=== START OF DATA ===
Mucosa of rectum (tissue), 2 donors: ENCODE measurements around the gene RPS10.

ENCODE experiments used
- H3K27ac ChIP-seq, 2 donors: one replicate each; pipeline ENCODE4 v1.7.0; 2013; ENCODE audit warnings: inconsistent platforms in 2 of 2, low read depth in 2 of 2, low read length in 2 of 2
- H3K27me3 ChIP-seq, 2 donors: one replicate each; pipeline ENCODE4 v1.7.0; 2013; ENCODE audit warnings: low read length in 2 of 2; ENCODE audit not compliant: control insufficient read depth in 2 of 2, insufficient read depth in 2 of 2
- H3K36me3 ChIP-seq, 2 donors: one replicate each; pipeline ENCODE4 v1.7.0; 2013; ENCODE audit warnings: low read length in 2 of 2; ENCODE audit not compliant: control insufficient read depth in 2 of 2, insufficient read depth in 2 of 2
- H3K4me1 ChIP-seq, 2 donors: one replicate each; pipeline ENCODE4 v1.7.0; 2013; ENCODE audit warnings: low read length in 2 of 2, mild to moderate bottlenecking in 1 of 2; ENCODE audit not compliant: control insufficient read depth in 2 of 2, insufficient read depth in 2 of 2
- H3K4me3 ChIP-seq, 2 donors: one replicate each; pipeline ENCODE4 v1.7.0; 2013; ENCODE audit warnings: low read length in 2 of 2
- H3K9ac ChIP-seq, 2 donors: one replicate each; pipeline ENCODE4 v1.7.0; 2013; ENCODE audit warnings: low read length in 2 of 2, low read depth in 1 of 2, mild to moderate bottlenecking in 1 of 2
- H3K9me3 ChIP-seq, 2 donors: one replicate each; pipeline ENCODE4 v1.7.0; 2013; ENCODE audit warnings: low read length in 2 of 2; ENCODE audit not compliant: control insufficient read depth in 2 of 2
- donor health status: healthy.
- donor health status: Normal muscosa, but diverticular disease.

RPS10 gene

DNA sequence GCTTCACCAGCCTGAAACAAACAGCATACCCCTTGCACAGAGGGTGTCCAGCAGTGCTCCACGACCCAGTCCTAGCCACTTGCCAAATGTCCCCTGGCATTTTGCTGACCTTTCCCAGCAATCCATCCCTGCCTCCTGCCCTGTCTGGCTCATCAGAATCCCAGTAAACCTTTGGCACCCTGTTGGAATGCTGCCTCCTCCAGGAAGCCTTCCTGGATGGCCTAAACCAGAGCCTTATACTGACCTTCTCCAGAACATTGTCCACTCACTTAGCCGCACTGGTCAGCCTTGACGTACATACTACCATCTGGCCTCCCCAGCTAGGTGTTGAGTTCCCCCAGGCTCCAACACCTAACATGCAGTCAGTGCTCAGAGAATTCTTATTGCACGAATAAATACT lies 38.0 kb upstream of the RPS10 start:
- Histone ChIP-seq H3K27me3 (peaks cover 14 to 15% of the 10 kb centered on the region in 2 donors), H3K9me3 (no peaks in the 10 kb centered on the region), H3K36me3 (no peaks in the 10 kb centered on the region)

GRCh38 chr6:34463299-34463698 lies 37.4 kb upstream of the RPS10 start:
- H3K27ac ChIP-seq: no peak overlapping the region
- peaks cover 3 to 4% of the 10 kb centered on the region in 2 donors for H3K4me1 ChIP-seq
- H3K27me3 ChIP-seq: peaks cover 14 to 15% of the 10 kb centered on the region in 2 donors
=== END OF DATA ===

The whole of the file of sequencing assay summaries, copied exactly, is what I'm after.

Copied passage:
Mucosa of rectum (tissue), 2 donors: ENCODE measurements around the gene RPS10.

ENCODE experiments used
- H3K27ac ChIP-seq, 2 donors: one replicate each; pipeline ENCODE4 v1.7.0; 2013; ENCODE audit warnings: inconsistent platforms in 2 of 2, low read depth in 2 of 2, low read length in 2 of 2
- H3K27me3 ChIP-seq, 2 donors: one replicate each; pipeline ENCODE4 v1.7.0; 2013; ENCODE audit warnings: low read length in 2 of 2; ENCODE audit not compliant: control insufficient read depth in 2 of 2, insufficient read depth in 2 of 2
- H3K36me3 ChIP-seq, 2 donors: one replicate each; pipeline ENCODE4 v1.7.0; 2013; ENCODE audit warnings: low read length in 2 of 2; ENCODE audit not compliant: control insufficient read depth in 2 of 2, insufficient read depth in 2 of 2
- H3K4me1 ChIP-seq, 2 donors: one replicate each; pipeline ENCODE4 v1.7.0; 2013; ENCODE audit warnings: low read length in 2 of 2, mild to moderate bottlenecking in 1 of 2; ENCODE audit not compliant: control insufficient read depth in 2 of 2, insufficient read depth in 2 of 2
- H3K4me3 ChIP-seq, 2 donors: one replicate each; pipeline ENCODE4 v1.7.0; 2013; ENCODE audit warnings: low read length in 2 of 2
- H3K9ac ChIP-seq, 2 donors: one replicate each; pipeline ENCODE4 v1.7.0; 2013; ENCODE audit warnings: low read length in 2 of 2, low read depth in 1 of 2, mild to moderate bottlenecking in 1 of 2
- H3K9me3 ChIP-seq, 2 donors: one replicate each; pipeline ENCODE4 v1.7.0; 2013; ENCODE audit warnings: low read length in 2 of 2; ENCODE audit not compliant: control insufficient read depth in 2 of 2
- donor health status: healthy.
- donor health status: Normal muscosa, but diverticular disease.

RPS10 gene

DNA sequence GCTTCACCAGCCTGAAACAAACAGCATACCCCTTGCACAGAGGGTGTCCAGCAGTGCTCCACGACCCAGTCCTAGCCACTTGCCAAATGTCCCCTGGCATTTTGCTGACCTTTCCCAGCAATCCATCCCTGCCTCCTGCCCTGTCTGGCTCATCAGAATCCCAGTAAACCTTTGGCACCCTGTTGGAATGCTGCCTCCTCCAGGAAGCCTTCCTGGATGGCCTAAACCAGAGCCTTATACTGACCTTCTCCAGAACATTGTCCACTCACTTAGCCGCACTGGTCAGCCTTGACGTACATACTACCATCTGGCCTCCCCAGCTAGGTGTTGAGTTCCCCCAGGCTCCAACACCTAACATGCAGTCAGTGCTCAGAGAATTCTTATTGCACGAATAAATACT lies 38.0 kb upstream of the RPS10 start:
- Histone ChIP-seq H3K27me3 (peaks cover 14 to 15% of the 10 kb centered on the region in 2 donors), H3K9me3 (no peaks in the 10 kb centered on the region), H3K36me3 (no peaks in the 10 kb centered on the region)

GRCh38 chr6:34463299-34463698 lies 37.4 kb upstream of the RPS10 start:
- H3K27ac ChIP-seq: no peak overlapping the region
- peaks cover 3 to 4% of the 10 kb centered on the region in 2 donors for H3K4me1 ChIP-seq
- H3K27me3 ChIP-seq: peaks cover 14 to 15% of the 10 kb centered on the region in 2 donors